The Ontario Court of Appeal has ruled that a
municipality that failed to enforce a bylaw requiring taxis to
carry at least $1,000,000 of insurance is not liable for losses
suffered in a vehicle accident with an underinsured
In the case of Vlanich v. Typhair, 2016 ONCA 517,
Sheileena Mallette and Kaitland Vlanich were hurt when their car
collided with a taxi in North Grenville, a small municipality in
south-eastern Ontario. Contrary to North Grenville's bylaw,
Aces Taxi was carrying only $200,000 in third-party liability
State Farm's policy on the Mallette car provided coverage if
an at-fault motorist was uninsured or underinsured. Accordingly,
State Farm claimed against the municipality, alleging that North
Grenville negligently failed to enforce its bylaw and ensure that
Aces Taxi had the required insurance coverage.
At the time Aces Taxi applied for and obtained its taxi licence
in 2005, it gave bylaw enforcement officers documentary proof that
it carried the required $1,000,000 liability insurance. However,
that coverage was cancelled the following year for non-payment of
premiums. The municipality was notified of this cancellation.
On its renewal application in 2008, Aces Taxi submitted a pink
slip from the insurer and signed off on a declaration stating the
I, the undersigned, attest and
certify the truth of all statements or representations contained
herein. I further attest that I have not withheld any information
pertinent to this application, and if licensed by the Township of
North Grenville, agree to abide by the provisions of all applicable
With respect to the approvals already on file with the Township,
I hereby declare that there have been no significant changes which
would affect my viability to hold a Municipal licence.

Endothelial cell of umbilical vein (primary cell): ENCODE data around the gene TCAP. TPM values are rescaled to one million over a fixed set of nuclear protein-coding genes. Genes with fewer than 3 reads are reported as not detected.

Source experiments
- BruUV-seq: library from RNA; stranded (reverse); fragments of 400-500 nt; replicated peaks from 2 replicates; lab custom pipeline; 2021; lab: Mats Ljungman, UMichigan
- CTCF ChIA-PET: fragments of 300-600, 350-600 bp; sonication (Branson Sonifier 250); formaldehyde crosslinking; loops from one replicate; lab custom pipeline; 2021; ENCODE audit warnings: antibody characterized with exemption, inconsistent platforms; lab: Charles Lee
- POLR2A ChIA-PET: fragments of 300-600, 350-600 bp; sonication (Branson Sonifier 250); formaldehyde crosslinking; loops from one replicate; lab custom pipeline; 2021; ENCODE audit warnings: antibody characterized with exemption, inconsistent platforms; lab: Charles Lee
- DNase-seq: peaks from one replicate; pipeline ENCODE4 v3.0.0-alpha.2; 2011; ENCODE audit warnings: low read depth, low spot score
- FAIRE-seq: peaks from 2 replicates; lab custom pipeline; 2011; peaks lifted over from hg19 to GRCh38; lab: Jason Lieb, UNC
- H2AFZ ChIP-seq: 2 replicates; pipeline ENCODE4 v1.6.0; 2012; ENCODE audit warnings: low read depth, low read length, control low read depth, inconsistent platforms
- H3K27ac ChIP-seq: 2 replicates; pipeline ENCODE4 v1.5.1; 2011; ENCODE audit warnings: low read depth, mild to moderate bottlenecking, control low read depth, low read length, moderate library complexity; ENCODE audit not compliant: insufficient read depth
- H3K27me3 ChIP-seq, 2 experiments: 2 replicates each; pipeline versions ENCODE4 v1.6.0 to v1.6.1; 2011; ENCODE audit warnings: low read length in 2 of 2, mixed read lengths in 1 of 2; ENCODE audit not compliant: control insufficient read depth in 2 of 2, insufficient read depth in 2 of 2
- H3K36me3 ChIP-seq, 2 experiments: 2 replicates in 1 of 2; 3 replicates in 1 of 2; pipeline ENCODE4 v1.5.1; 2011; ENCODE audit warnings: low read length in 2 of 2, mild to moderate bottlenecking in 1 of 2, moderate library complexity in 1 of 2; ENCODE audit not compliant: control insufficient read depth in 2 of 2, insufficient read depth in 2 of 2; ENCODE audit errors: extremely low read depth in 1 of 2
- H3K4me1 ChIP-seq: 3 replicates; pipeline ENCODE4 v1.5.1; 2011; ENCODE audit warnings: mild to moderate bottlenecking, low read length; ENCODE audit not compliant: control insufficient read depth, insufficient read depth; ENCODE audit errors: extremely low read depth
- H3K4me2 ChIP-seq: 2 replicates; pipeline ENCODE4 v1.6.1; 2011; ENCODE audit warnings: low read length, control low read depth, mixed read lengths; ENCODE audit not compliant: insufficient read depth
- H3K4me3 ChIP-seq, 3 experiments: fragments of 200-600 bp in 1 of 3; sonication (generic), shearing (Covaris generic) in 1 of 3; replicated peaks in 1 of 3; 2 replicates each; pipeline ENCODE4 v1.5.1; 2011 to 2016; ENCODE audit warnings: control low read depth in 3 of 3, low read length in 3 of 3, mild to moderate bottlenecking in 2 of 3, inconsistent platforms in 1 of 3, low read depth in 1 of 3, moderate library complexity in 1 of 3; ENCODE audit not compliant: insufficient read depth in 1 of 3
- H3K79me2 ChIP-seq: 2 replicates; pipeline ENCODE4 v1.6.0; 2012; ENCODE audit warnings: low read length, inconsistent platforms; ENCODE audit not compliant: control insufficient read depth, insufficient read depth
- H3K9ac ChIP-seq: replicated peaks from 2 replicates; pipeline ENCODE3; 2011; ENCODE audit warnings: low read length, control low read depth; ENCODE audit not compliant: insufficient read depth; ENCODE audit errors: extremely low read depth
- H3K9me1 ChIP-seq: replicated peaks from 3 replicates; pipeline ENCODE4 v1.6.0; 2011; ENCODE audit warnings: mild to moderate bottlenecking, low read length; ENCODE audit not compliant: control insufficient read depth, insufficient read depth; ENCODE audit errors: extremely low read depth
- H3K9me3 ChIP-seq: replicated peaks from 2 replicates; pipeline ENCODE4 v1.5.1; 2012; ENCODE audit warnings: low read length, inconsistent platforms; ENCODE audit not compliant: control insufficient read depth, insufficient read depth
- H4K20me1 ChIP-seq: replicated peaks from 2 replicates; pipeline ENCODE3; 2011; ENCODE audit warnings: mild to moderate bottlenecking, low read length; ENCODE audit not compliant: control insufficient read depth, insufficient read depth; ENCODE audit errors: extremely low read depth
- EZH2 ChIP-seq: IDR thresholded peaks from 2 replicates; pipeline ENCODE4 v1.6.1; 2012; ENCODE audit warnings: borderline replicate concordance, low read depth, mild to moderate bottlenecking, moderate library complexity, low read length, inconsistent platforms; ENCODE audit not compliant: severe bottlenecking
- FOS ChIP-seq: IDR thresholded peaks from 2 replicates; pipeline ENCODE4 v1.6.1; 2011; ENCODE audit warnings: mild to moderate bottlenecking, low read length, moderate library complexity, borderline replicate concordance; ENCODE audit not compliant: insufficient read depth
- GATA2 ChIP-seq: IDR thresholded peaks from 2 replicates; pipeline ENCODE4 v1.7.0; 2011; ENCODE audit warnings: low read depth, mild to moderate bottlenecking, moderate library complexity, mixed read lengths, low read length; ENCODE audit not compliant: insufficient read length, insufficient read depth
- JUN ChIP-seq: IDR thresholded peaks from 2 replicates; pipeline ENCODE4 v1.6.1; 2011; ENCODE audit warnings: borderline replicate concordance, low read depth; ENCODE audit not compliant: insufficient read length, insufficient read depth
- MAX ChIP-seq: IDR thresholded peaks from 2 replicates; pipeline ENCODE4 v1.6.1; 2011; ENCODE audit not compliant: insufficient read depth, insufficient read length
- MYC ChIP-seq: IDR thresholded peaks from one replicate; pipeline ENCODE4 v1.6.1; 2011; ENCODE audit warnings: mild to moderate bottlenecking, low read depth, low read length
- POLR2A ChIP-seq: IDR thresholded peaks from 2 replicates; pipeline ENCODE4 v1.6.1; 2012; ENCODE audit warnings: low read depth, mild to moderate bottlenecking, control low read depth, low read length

The pink slip given to and accepted by the bylaw enforcement
officer did not specify the amount of coverage the taxi held. Aces
Taxi was granted a license despite having only one-fifth of the
required liability insurance.
The bylaw enforcement officer testified that on the basis of the
pink slips and the signed declaration, and in light of his personal
relationship with the owner, he believed that Aces Taxi had the
required $1,000,000 of coverage. While the trial judge recognized
that there were shortcomings in the municipality's approach, he
did not consider these shortcomings to be unreasonable or in bad
The Court of Appeal considered whether the municipality owed a
private law duty of care to the injured party. The municipality
acknowledged that failing to enforce the bylaw's $1,000,000
insurance requirement resulted in reasonably foreseeable harm.
However, the Court held that foreseeability alone was not enough,
and that to establish a private law duty of care, a sufficient
nexus or connection must exist between the alleged negligence of
the public authority and the losses suffered by the injured party.
That nexus was missing here.
In enacting the bylaw, the municipality had a general public
duty to enforce a licensing scheme for the benefit of the public as
a whole. The court held, however, that this general public duty is
not equivalent to a private law duty of care. Without
"something more", licencing a third party does not create
a "close and direct" relationship capable of giving rise
to a duty of care between a public authority and an individual
member of the public who may interact with a licensee. As a result,
the municipality was not liable for the losses.
This decision by the Court of Appeal should bring comfort to
municipalities, as it illustrates that courts will apply reasonable
limits to the circumstances in which a municipality will be found
to owe a private law duty of care in the enforcement of municipal
Mark Charron and Stephanie Doucet from Gowling WLG's Ottawa
Insurance Defence Group were the successful counsel for the
municipality in this case, both at the trial and appellate
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